UK company profit warnings in 'rollercoaster ride'

Bank note and £1 coins Businesses are in for a "rollercoaster ride" according to Ernst & Young

A flurry of profit warnings at the start of the year were followed by a sharp dip in March, suggesting 2012 will be a year of unpredictability.

Business services firm Ernst & Young said there were 73 profit warnings issued during the first quarter of 2012, compared with 75 last year.

But they were uneven, hitting a three-year high in January and February, followed by a nine-year low in March.

It said the findings pointed to a "rollercoaster ride" for UK companies.

Ernst and Young said that easing off was due to an easing in eurozone tensions and an improvement in UK economic growth prospects.

Weak growth?

The latest official estimate of UK economic health will come on Wednesday with the release of the latest gross domestic product figures (GDP).

The Office for National Statistics is expected to reveal the economy just missed going into recession - defined as two consecutive quarters of negative growth - by growing 0.1% in the first quarter of 2012.

It shrank by 0.3% in the last three months of last year.

The independent Office for Budget Responsibility, which provides forecasts for the government, expects the economy to grow by 0.8% over the whole of 2012 and by 2% in 2013.

Ernst & Young's own Item Club of forecasters said last week that the UK economy would register "dismal" growth of 0.4% this year, rising to 1.5% in 2013.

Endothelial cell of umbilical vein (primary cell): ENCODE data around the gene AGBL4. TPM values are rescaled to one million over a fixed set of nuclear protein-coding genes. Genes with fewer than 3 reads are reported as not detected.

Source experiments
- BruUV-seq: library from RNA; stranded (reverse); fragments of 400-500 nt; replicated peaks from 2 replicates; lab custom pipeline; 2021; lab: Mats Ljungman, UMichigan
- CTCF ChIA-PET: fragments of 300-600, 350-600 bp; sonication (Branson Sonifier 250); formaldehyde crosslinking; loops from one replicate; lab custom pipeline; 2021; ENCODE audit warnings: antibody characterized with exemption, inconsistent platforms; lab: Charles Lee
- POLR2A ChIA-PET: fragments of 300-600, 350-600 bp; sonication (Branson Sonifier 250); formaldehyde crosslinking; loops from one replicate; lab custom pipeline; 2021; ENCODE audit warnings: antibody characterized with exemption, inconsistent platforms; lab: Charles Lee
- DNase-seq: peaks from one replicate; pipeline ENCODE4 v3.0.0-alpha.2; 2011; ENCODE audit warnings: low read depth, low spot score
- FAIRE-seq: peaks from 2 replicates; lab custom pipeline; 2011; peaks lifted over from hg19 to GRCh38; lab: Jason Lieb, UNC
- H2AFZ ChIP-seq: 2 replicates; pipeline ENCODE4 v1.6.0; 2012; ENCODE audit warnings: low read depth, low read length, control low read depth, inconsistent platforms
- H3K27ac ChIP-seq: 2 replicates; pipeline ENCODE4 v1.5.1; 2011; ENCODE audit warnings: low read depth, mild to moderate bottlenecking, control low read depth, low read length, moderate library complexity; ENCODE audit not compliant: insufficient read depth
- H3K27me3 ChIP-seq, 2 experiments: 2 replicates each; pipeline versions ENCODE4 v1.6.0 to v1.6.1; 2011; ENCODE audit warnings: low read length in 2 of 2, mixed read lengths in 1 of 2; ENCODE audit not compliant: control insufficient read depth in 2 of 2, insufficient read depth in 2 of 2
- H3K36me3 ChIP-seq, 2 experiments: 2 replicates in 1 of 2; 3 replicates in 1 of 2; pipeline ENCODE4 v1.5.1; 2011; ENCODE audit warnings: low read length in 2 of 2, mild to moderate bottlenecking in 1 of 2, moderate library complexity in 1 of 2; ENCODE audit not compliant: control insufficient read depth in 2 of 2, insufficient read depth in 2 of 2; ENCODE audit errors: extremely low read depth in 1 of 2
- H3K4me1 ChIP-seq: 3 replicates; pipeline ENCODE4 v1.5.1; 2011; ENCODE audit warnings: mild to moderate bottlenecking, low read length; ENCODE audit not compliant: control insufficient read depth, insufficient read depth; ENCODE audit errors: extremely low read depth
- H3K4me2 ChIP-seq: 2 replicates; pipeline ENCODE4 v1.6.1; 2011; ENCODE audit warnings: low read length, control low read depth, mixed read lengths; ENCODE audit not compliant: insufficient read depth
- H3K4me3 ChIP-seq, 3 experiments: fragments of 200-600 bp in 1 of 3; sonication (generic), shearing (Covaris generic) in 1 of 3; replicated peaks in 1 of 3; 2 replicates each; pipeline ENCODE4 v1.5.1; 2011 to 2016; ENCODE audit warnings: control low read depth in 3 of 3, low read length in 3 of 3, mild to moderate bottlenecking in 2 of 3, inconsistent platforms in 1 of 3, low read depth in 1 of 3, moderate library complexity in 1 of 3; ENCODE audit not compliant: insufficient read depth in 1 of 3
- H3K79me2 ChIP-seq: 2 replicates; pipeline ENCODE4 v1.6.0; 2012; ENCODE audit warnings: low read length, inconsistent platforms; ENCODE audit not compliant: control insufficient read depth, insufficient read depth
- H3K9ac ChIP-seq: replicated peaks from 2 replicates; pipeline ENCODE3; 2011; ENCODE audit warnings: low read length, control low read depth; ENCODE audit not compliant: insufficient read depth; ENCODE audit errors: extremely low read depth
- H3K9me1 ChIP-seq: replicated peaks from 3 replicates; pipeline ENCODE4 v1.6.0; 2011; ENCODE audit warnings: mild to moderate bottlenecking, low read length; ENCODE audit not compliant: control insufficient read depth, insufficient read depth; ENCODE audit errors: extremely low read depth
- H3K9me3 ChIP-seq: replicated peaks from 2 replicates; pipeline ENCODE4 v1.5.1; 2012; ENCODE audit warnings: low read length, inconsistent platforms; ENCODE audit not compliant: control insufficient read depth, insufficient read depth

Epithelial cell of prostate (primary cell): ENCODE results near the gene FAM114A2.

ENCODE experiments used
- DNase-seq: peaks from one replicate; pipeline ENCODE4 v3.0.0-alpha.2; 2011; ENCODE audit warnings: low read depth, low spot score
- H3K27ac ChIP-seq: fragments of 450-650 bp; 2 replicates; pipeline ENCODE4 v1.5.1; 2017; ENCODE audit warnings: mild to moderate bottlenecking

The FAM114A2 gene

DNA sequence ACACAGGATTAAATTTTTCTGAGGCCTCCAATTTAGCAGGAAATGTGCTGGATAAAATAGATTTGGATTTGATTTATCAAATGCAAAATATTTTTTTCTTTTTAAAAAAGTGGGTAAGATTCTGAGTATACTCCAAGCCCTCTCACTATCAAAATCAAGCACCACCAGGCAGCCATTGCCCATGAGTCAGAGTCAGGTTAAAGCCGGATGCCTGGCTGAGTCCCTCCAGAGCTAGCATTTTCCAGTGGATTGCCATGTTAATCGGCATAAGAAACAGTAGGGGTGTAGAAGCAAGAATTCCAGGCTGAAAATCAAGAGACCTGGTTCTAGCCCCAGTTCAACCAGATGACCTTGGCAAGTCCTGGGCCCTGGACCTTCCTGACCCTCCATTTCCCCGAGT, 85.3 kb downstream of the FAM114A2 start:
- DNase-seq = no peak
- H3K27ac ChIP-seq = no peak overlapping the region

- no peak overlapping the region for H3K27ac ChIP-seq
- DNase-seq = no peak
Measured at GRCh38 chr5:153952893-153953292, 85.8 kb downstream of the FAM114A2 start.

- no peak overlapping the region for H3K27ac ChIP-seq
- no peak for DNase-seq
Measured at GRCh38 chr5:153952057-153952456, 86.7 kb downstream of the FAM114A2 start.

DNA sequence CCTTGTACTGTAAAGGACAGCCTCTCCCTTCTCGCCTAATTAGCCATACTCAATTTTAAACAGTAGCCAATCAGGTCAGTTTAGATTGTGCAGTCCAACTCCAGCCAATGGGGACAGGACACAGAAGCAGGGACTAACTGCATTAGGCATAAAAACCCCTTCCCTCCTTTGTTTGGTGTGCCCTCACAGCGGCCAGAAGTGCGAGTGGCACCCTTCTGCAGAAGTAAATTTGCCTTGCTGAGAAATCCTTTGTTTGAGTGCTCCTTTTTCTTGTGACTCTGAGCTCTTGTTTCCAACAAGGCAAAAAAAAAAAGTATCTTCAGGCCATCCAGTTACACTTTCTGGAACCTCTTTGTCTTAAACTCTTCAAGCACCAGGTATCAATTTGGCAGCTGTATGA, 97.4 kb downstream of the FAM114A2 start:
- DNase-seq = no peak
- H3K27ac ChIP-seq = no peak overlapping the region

The organisation said that there were fewer warnings from retailers than was normal for the time of year, but that only reflected lower expectations and was not a sign for hope.

'Tremors'

The head of Ernst & Young's UK restructuring practice, Alan Hudson, said: "Retail sales should grow in 2012 - in contrast to 2011 - but there is still very little forward momentum and winners in one area can only create losers in another.

"However it's not just the lack of spending, but the rapid change in the way consumers are spending, that's causing the biggest tremors across the sector."

Mr Hudson said the special events taking place in the UK this year made it even harder to predict the economic outlook.

"It's still a tough consumer environment and the high oil price and uncertain impact of the Olympic and Jubilee summer on the travel sector in particular makes 2012 a tough year to predict."

The Bank of England itself has said the economy is expected to "zigzag" in and out of growth this year and that the extra Jubilee bank holiday caused problems for economic forecasters.

The Bank of England has increased its quantitative easing programme - aimed to boost the economy by buying bonds - to £325bn this year, and has continued to hold interest rates at a record low of 0.5%.

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